Years before either Keel or Muscat moved to Vegas, bassist Dana Strum, who had played with the Vinnie Vincent Invasion, came to town in the late ’80s and started the band Slaughter with singer-guitarist Mark Slaughter (who now lives in Nashville), late guitarist Tim Kelly and drummer Blas Elias. At the time, Vegas wasn’t a welcoming town for hard rockers. “We were writing and creating things that didn’t sound like anything that we were hearing anywhere near town,” Strum says. “It was either old standards or blues-rock.” And coming from Vegas didn’t help the band break into the mainstream, either. “Coming from Vegas almost was a little bit of a hindrance, because we weren’t in the Hollywood scene,” Strum says. “At that time, that was kind of a breeding ground for where so much of this music supposedly had to come from.”

Today, it’s a completely different story. “[Vegas] really is the new Hollywood, in terms of the excitement, the energy, the opportunities,” Keel says. “We all moved to Hollywood for the same reason 20, 30 years ago, because there was a chance you could succeed. And that’s why we’re here now.”

Keel likes to keep tabs on the rockers who live locally—a list that includes Jimmy Crespo, who briefly replaced Joe Perry in Aerosmith in the ’80s and is now a regular Sin City Sinners guest; Lez Warner, who played drums in The Cult; and Jizzy Pearl, singer of Love/Hate and former vocalist for Ratt and L.A. Guns.

Those rockers don’t just come to play old hair metal songs, either: They perform in casino production shows (Keel is featured in Country Superstars and Slaughter’s Elias has been in the Blue Man Group band for more than a decade), succeed in business (Gregg Giuffria, who played in the bands Angel, House of Lords and Giuffria, has gone on to great success as a gaming executive) and open local establishments (journeyman guitarist Keri Kelli co-owns eastside bar Aces & Ales, and Neil has his gentlemen’s club Girls, Girls, Girls). The late Kevin DuBrow, former singer of Quiet Riot, also hosted KOMP’s morning show for a year in the 1990s.

The music

One of Neil’s former business ventures, the West Sahara bar Count’s Vamp’d (originally Feelgoods), has become a sort of de facto headquarters for Muscat’s “rock ’n’ roll Rat Pack.” It regularly hosts shows by both local and touring hair metal acts, and “it’s the one venue in Las Vegas where national acts can come, have great sound, great lights and a loyal fanbase to play to,” Keel says.

Owner Danny “Count” Koker’s wife Korie handles the booking for the venue, which has hosted Slaughter, Sin City Sinners and a regular Ron Keel acoustic night, among many other shows. “We definitely wanted to bring the ’80s back a little and help keep it alive and more out there in the public eye,” says Koker, who counts herself as a die-hard fan. “We were big fans back then, and we’re not letting it go. We’re keeping it for as long as we possibly can.”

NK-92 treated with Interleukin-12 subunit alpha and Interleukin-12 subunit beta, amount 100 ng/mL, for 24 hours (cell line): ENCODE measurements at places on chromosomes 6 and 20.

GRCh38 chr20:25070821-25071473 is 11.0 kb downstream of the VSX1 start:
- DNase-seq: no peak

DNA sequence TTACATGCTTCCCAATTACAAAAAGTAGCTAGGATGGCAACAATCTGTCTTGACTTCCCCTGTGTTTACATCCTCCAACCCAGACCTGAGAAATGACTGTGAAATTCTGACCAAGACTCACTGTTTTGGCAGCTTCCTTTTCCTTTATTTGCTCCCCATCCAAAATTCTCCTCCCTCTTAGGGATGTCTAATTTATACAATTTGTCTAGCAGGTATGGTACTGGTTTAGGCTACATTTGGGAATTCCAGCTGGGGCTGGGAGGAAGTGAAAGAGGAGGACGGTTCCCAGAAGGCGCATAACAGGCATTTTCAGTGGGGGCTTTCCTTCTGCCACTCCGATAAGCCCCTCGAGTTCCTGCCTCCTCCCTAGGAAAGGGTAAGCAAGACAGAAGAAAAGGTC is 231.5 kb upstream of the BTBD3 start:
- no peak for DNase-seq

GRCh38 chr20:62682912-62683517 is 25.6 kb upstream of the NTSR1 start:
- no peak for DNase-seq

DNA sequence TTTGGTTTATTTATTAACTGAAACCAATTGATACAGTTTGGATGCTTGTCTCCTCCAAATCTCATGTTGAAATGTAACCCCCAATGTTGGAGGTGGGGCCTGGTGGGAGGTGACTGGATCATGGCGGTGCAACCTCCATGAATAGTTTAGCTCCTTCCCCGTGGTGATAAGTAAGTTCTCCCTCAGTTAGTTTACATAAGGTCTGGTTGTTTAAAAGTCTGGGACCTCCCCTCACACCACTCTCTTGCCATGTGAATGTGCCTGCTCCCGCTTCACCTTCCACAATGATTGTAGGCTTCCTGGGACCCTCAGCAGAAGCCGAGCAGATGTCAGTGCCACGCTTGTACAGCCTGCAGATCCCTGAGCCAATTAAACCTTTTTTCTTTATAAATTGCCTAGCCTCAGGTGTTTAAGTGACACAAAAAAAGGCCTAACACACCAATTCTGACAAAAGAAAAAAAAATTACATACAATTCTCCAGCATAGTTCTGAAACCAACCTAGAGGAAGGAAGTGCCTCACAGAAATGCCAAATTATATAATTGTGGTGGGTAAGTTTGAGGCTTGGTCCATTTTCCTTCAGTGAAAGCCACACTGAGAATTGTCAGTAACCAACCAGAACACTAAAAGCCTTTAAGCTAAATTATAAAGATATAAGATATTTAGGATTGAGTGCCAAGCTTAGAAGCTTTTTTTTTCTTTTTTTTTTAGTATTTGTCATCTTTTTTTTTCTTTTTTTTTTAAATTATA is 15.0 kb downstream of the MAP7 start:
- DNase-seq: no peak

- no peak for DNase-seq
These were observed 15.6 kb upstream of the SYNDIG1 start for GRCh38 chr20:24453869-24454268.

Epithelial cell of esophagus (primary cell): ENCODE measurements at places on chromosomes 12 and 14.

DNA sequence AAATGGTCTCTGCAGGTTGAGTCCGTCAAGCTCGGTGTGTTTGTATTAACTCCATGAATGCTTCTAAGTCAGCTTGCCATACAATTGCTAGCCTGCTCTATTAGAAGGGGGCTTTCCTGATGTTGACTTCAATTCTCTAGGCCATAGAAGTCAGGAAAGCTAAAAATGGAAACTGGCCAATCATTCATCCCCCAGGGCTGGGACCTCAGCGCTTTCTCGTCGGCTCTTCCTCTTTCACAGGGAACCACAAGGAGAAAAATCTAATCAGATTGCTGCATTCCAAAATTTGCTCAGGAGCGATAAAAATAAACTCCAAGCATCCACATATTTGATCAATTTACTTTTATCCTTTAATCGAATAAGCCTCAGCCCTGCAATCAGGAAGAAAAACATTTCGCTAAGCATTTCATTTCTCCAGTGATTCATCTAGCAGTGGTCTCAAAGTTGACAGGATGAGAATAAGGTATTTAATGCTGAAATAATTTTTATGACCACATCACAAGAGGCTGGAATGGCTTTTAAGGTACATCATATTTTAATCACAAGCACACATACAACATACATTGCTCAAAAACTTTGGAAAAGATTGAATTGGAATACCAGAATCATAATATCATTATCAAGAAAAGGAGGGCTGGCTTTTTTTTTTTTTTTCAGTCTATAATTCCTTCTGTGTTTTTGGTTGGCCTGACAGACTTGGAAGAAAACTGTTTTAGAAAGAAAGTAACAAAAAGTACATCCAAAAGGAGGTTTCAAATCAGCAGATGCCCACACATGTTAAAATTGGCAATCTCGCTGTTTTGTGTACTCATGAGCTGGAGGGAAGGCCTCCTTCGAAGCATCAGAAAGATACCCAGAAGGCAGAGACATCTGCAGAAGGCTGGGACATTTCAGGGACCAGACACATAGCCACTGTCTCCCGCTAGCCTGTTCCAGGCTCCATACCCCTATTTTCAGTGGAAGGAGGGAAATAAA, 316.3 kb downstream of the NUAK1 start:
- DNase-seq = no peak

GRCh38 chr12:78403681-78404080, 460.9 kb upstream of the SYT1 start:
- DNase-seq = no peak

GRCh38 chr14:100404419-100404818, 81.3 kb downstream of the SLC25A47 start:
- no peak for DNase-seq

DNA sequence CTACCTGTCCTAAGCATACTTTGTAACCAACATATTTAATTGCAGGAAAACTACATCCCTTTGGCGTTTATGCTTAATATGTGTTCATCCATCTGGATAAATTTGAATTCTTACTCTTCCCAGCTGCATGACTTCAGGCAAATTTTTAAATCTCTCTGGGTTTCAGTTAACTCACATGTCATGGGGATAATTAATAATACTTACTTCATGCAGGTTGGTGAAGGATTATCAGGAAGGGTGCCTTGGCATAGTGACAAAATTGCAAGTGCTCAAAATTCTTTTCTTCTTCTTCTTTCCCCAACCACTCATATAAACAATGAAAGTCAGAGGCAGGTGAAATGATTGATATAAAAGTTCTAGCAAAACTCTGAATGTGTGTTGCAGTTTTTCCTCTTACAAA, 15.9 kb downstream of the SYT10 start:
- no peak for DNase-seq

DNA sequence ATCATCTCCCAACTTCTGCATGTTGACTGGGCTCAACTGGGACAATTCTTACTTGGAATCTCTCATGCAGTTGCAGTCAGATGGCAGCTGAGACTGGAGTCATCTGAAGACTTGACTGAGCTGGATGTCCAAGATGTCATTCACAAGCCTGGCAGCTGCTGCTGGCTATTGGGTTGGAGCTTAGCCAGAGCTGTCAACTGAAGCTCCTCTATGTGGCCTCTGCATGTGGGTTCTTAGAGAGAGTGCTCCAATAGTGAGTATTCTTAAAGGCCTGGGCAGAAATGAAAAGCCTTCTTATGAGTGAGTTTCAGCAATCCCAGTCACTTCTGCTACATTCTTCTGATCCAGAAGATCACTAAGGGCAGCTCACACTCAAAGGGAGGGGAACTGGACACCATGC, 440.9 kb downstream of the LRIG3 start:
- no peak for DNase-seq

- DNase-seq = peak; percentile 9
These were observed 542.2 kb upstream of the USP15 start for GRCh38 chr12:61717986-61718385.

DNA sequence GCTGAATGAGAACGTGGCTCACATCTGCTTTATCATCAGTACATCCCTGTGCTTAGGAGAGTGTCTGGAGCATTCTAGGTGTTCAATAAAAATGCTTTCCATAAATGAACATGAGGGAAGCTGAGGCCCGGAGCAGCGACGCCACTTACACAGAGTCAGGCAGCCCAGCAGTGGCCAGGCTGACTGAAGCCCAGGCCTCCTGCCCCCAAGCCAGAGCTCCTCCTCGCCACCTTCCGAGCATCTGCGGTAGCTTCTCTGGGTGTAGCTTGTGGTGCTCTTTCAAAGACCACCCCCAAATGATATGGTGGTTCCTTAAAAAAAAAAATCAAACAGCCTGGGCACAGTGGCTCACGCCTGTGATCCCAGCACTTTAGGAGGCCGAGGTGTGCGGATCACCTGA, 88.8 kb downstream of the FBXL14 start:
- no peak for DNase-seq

Koker supports the local rocker community with events like the touring Drum Wars, which was hosted by brothers Carmine and Vinny Appice and drew the likes of Slaughter’s Elias, The Cult’s Warner and Pantera’s Vinnie Paul. Keel describes his acoustic night, Las Vegas Stripped, as “a bunch of guys with beers and acoustic guitars sitting around singing your favorite songs.”

And the Kokers aren’t the only ones who see the value in booking hair metal acts. Judy Alberti, vice president of entertainment for Station Casinos, has been scheduling shows by ’80s rock acts since the mid-’90s, although she’s increased the frequency in recent years.

“We find that they perform really well,” she says. “As a genre, their performances are all still stellar. We’re never really disappointed in that genre when they show up, with the actual performance, and I don’t think the audience is either.”

Alberti also books plenty of hard rock cover bands, including Sin City Sinners and Los Angeles-based comedic rockers Steel Panther (who started playing Vegas in 1996 at the now-defunct nightclub Drink). In June, Santa Fe Station hosted Metal Month, showcasing cover bands (Arena, Vinyl Tattoo), tribute acts (Whitesnake tribute band Snakesbite, all-female Iron Maiden tribute band Iron Maidens) and local rockers (Jizzy Pearl’s All-Star Band).

Sin City Sinners at Green Valley Ranch

Sin City Sinners at Green Valley Ranch

A recent weekend at Station properties featured a high-profile concert by Def Leppard, Poison and Lita Ford at Red Rock Amphitheatre and a low-key Sin City Sinners show across town at Green Valley Ranch. The crowd at Red Rock ranged from grizzled rock lifers to young children accompanying their parents (Poison frontman Michaels brought his two daughters out at the end of his band’s set). There were women in leopard-print skirts and men in Stryper T-shirts, some looking like they were wearing the same outfits they wore in 1986.